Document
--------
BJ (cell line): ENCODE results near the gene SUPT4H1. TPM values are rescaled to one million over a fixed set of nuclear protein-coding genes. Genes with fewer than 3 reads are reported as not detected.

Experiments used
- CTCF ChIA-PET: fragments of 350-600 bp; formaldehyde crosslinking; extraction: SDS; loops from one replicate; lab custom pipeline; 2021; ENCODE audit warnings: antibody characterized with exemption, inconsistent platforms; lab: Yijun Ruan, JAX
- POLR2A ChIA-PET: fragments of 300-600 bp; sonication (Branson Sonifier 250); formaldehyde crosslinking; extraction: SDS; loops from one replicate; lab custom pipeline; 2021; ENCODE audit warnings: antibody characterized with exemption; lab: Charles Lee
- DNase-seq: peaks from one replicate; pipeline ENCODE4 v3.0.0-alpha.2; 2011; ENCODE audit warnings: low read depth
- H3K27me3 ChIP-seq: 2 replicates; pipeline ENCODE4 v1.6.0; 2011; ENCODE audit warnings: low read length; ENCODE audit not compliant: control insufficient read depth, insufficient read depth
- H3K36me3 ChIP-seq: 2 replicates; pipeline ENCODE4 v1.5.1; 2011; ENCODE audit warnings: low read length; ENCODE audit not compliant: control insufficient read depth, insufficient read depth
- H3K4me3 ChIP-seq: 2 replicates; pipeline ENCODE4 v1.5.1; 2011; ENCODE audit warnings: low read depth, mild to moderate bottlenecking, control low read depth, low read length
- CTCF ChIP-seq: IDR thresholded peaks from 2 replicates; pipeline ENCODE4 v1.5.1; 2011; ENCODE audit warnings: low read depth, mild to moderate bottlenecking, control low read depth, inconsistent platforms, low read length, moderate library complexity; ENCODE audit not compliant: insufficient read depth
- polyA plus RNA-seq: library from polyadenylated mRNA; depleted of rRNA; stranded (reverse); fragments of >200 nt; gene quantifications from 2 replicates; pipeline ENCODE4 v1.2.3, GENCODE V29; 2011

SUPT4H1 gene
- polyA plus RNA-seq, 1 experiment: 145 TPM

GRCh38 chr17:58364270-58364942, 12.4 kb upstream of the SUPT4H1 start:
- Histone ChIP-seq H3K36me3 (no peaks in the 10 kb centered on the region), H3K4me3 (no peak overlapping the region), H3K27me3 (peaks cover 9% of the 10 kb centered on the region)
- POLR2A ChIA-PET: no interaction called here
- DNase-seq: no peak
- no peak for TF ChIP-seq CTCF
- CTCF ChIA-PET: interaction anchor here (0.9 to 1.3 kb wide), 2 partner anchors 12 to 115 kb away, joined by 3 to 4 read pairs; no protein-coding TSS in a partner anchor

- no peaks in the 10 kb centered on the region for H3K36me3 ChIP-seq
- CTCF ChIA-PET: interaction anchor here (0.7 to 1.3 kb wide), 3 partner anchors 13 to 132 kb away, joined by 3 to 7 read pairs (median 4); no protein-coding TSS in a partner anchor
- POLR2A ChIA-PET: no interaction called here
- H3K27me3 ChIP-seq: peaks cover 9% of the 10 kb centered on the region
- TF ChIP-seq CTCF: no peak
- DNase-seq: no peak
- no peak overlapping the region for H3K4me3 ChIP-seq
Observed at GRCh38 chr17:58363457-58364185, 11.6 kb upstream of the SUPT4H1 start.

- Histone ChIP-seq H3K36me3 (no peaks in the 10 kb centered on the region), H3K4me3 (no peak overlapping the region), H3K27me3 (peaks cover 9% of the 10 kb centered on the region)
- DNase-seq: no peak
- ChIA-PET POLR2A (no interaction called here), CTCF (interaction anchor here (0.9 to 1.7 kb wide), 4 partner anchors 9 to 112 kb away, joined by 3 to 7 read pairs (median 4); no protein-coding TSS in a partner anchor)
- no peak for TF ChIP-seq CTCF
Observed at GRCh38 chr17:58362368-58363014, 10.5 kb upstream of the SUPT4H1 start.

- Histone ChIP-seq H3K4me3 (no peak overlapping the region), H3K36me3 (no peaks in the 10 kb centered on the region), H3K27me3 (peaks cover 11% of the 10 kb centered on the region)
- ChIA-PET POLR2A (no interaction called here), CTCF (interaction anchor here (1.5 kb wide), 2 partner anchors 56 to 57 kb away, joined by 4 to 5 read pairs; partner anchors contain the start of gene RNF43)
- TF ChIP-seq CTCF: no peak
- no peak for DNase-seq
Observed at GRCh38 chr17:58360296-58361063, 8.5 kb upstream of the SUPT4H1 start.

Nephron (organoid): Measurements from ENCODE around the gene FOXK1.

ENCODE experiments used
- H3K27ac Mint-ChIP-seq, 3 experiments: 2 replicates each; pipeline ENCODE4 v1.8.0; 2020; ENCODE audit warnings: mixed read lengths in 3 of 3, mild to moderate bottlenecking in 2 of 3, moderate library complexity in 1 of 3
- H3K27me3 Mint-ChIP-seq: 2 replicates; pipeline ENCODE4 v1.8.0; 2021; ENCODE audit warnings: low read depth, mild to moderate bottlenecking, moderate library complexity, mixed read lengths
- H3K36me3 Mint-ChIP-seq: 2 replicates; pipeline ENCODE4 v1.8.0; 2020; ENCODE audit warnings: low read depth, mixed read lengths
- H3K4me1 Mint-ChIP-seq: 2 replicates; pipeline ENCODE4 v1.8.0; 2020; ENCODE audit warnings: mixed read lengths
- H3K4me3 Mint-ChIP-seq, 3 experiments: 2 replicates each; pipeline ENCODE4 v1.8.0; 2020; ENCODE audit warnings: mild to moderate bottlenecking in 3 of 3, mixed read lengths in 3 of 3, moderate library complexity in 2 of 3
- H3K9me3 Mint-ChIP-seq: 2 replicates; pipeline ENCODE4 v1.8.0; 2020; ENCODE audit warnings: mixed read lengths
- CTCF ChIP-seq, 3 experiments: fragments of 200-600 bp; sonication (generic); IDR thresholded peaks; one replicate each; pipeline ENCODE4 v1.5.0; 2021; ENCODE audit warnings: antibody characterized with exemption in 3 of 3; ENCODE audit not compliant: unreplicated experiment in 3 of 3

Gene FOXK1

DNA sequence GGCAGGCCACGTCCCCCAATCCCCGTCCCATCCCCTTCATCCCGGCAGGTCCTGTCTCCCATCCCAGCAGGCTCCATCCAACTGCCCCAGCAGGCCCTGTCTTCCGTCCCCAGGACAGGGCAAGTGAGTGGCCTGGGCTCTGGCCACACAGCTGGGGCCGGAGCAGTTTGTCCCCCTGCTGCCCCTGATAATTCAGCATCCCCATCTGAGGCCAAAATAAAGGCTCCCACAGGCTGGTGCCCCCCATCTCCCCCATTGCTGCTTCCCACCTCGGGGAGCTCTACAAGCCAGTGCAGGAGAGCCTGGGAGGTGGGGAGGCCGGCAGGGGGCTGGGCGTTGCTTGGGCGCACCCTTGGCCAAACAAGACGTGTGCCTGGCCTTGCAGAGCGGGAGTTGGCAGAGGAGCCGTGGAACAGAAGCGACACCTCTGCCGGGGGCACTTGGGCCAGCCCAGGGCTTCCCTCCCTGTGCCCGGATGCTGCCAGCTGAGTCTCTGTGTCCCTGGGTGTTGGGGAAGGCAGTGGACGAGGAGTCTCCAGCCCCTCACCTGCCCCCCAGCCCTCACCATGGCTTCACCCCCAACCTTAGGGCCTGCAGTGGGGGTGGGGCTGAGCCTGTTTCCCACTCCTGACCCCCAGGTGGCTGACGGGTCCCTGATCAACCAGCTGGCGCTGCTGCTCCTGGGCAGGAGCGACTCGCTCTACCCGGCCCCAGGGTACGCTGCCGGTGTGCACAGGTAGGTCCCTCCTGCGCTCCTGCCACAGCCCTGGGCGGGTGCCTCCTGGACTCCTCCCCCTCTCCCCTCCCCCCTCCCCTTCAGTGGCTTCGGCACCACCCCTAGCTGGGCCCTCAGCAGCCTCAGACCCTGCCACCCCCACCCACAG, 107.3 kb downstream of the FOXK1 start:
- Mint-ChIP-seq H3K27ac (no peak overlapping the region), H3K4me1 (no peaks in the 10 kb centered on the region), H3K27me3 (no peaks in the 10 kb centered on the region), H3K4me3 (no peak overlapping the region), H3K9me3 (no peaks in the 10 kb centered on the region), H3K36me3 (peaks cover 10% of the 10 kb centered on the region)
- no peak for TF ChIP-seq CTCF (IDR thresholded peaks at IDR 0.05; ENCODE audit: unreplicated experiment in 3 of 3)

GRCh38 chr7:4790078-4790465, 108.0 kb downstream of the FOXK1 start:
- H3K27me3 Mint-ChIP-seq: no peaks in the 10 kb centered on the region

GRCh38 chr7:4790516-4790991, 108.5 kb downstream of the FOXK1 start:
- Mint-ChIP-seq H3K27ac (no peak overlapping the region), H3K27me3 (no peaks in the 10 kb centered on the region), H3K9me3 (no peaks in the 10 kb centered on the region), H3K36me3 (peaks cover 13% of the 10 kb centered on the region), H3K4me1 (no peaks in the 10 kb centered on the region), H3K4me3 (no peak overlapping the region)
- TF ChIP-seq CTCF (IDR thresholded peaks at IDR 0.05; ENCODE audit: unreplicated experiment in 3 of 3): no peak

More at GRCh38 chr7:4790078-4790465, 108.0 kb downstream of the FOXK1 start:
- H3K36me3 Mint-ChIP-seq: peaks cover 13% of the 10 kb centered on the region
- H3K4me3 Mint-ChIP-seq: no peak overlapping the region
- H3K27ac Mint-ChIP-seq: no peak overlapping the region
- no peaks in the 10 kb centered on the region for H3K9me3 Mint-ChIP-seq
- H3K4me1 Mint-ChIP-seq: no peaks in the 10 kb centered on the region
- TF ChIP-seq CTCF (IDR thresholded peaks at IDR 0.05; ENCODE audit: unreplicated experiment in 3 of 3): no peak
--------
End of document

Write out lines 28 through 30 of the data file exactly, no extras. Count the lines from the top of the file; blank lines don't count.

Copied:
- DNase-seq: no peak
- ChIA-PET POLR2A (no interaction called here), CTCF (interaction anchor here (0.9 to 1.7 kb wide), 4 partner anchors 9 to 112 kb away, joined by 3 to 7 read pairs (median 4); no protein-coding TSS in a partner anchor)
- no peak for TF ChIP-seq CTCF